13. H

    Van Hove singularity for a two dimensional lattice

    Do you mean |\nabla \epsilon|\simeq0? Then it seems to me that you could try a Taylor series.
  14. H

    Confused with notation

    Yeah, it doesn't make sense if you think of i,j as vectors. The upshot is that you don't have to - the indices are just supposed to label all sites. As long as your system has finite length, width, height (and so on, if you want to) - all you need is one number. It doesn't need to have anything...
  15. H

    Confused with notation

    So what do you get if you write out the first sum? Hint: Your second Hamiltonian only has nearest neighbors.
  16. H

    Has Luttinger liquid been experimentally confirmed?

    For your and others' future reference, this review on the experimental status of the Luttinger liquids was posted on arXiv yesterday: http://arxiv.org/abs/1308.2731 The review is relatively short, but Giamarchi (the author) covers more tests than I was aware of anyway, and provides references...
  17. H

    Hydrogen isotopes in palladium

    Yes, there are no electronic differences between isotopes. The chemical difference is due to the increased mass, making reactions and transport slower. (This effect becomes negligible for heavier elements, by the way.) Practically speaking, isotopes above tritium have too short half-lives to be...
  18. H

    Lande g factor

    I haven't seen it outside that book or the article by Lamb they cite, but then again, it does seem like the kind of detail any book except for Bethe & Salpeter would hide under the rug. Except for the case of Hydrogen and possibly Helium, it really is a small effect. Did you read the...
  19. H

    Has Luttinger liquid been experimentally confirmed?

    What would you consider a definite proof? The Luttinger liquid does a good job for e.g. carbon nanotubes and edge states of fractional quantum Hall systems, but it is a linearised theory which can only deal with low energy excitations. As it is a limit, there will clearly be cases when it does...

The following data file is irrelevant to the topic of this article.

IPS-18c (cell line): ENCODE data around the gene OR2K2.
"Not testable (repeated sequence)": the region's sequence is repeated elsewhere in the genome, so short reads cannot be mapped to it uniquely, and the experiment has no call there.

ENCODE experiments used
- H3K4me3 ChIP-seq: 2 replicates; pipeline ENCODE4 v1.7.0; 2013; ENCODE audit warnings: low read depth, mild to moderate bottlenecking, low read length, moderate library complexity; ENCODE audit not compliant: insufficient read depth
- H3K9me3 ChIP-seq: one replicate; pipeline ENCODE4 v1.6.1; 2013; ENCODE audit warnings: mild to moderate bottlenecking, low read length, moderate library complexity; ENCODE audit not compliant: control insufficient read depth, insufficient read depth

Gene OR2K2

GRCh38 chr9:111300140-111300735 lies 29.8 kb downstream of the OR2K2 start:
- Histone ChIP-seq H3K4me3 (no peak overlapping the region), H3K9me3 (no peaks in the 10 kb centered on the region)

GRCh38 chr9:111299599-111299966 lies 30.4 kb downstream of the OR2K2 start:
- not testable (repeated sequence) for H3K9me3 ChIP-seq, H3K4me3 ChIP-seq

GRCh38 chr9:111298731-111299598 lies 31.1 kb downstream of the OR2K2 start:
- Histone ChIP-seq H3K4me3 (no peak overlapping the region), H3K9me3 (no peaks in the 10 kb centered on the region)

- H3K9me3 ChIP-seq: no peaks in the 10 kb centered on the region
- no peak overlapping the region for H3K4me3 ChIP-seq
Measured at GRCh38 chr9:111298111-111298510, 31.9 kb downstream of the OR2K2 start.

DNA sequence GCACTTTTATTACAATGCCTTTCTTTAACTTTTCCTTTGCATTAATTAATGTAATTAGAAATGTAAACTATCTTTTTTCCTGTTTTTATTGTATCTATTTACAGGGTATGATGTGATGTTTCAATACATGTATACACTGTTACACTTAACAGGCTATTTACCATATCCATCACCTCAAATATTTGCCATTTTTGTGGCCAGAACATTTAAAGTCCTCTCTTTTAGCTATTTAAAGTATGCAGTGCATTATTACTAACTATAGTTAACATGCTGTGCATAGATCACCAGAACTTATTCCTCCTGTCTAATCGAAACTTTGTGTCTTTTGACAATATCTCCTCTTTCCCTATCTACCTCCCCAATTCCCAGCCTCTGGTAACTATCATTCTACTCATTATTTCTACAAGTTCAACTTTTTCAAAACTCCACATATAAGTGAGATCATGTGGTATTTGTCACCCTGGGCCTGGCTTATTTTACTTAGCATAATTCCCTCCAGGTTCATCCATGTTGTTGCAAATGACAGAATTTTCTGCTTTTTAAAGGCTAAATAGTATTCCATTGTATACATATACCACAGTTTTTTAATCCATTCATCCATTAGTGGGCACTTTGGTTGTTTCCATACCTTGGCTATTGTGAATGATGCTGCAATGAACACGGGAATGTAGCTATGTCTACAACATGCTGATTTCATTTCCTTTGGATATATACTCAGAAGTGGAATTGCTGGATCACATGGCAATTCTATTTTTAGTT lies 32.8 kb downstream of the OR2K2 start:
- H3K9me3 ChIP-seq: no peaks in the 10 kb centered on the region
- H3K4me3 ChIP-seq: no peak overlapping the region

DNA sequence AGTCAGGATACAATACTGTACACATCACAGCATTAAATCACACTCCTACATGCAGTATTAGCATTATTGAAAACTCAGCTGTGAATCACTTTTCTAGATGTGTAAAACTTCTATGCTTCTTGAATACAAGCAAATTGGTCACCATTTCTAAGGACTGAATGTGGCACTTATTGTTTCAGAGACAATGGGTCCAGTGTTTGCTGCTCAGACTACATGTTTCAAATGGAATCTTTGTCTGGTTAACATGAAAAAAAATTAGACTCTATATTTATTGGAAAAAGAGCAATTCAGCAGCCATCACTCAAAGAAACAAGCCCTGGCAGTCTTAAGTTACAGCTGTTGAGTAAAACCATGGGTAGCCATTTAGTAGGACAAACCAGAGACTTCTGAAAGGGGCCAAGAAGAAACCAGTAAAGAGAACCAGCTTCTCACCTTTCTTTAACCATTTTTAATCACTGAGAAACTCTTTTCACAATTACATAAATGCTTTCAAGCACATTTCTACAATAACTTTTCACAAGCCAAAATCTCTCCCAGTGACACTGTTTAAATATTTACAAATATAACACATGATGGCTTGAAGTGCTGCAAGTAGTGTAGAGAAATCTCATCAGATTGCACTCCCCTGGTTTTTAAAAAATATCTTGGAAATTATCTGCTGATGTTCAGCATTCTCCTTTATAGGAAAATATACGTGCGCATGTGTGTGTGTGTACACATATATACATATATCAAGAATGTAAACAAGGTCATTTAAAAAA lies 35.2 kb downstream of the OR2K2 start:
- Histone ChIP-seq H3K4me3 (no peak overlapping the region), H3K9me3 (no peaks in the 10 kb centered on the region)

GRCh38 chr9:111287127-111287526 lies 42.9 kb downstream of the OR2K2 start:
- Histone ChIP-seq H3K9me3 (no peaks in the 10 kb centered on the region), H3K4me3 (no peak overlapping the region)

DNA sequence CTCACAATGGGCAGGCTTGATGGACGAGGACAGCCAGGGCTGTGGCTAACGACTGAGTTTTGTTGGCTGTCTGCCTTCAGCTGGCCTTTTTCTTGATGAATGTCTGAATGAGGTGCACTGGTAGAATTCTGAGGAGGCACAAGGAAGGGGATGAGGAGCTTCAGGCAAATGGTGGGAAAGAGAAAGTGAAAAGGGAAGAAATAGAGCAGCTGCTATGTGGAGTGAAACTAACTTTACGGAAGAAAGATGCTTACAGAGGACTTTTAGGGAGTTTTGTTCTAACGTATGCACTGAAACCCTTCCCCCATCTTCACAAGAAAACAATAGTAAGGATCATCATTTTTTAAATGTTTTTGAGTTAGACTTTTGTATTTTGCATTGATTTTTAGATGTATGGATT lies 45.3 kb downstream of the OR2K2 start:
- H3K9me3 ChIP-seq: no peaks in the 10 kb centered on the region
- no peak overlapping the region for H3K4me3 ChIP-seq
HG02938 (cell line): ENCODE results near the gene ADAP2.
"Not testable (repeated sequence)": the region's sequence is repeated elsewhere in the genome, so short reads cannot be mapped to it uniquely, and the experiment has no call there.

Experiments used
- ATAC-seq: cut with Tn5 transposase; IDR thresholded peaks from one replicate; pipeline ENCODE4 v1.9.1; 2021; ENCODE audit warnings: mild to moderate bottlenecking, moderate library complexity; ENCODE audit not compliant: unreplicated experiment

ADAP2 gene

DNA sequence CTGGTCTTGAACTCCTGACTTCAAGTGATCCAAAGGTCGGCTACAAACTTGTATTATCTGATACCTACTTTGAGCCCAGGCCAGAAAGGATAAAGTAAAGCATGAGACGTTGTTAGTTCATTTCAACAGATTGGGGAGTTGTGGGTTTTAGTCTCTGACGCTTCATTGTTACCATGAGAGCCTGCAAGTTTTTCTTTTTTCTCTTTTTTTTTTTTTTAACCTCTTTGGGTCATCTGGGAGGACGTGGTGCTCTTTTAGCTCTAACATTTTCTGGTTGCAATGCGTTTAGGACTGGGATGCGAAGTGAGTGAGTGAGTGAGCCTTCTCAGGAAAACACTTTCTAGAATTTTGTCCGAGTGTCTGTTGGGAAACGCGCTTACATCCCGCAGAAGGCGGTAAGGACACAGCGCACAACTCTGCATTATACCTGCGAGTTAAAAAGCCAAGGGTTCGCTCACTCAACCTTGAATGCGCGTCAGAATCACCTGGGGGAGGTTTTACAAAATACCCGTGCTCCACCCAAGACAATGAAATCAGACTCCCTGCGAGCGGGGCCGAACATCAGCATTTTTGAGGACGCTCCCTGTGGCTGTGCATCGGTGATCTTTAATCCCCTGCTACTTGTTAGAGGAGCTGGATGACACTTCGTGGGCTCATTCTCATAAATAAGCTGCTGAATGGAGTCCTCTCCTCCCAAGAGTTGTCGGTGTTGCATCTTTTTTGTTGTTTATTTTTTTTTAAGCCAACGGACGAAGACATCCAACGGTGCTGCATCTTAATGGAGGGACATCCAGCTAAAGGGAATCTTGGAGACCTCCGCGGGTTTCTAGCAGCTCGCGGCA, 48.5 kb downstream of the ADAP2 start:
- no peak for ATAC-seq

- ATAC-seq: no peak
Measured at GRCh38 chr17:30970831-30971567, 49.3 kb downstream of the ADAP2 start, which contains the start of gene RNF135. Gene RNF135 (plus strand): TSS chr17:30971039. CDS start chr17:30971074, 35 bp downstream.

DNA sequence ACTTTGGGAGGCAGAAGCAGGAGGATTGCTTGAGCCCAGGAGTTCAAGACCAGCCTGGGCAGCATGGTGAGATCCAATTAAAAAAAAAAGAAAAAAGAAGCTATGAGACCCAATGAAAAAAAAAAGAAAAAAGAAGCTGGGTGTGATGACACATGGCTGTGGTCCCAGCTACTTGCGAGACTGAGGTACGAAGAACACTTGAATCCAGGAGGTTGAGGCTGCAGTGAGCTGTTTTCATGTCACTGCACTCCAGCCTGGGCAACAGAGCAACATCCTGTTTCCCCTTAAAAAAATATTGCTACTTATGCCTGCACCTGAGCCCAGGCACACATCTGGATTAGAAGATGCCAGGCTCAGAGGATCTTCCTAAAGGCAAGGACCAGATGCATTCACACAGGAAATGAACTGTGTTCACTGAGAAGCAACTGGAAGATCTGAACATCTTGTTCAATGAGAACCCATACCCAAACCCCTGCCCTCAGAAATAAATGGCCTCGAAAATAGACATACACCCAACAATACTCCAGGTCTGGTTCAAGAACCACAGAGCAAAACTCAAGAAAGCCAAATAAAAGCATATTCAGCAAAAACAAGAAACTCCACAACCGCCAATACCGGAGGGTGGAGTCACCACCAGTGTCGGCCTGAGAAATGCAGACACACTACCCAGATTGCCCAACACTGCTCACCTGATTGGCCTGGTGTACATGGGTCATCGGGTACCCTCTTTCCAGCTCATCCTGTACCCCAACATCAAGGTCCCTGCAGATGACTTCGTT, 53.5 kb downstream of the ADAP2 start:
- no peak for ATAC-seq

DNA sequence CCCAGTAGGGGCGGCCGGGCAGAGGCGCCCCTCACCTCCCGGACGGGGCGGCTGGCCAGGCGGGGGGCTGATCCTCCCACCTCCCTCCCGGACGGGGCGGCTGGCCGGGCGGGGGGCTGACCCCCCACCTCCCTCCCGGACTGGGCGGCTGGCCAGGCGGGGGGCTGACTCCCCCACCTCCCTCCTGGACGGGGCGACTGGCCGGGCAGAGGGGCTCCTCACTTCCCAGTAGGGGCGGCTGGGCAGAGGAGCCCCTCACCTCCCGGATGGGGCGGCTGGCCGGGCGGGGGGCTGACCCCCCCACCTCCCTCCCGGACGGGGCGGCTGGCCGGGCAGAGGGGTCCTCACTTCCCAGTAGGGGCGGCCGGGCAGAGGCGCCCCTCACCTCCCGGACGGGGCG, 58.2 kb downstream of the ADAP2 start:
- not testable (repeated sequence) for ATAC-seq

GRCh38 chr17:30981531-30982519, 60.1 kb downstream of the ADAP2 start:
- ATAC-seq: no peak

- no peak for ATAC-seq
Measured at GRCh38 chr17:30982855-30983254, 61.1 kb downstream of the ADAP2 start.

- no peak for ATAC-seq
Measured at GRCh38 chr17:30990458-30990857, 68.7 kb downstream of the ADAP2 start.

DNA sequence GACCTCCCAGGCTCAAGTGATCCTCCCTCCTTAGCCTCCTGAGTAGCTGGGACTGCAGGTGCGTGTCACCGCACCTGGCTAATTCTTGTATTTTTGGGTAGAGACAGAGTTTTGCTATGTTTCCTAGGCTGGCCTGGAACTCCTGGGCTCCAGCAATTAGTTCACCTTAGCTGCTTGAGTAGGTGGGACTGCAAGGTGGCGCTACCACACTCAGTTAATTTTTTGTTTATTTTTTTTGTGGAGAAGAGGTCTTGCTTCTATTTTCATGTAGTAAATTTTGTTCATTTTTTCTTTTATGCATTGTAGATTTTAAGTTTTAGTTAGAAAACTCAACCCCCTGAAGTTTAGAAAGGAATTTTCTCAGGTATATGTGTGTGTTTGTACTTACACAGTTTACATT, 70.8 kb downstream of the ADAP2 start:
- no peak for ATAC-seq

20. H

    Why symmetry breaking a paradigm whilst not describing Fermi liquid?

    Is your question whether the Fermi liquid is a state with an order different from the Fermi gas, or whether you can have phase transitions in the Fermi liquid? If it is the latter, then yes, you can have instabilities that lead to magnetic ordering or pairing. If it is the first, I think the...
  21. H

    P orbital notation

    Ah! Now that makes some sense. Thank you.
  22. H

    P orbital notation

    Here it is, I hope...
  23. H

    P orbital notation

    Hi, Reading http://rmp.aps.org/abstract/RMP/v70/i4/p1039_1 I've run into a notational question of atomic p orbitals. The authors use symbols like p_\sigma and p_\pi. From their fig. 3 (attached), they do look like p_x and p_z orbitals, respectively, rather than anything close to σ or π bonds...
  24. H

    Rashba effect due to the external electric field

    Where does it say that? That is quite misleading. Basically, one can use the traditional hand waving argument: a travelling electron will perceive electric fields as magnetic fields (which the electron spin can couple to). In the simplest case, a lone Hydrogen atom, the field is entirely due...
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    NIST Atomic Spectra Database

    See http://physics.nist.gov/PhysRefData/ASD/Html/lineshelp.html#OUTWAVELENGTH The Ritz wavelengths are calculated from the difference in the energy levels involved in the transition, whereas the observed values are the experimental data. The accuracy of the Ritz wavelengths obviously depends...
  26. H

    Why isn't spin a 5th dimension?

    The spin vector (if we allow ourselves to use the semi-classical picture, in which spin forms a vector) has a fixed lenght for any particle (that is, the electron spin 1/2 doesn't change), so it's not really a dimension in that (infinite) sense. You could add a number of "spin dimensions" equal...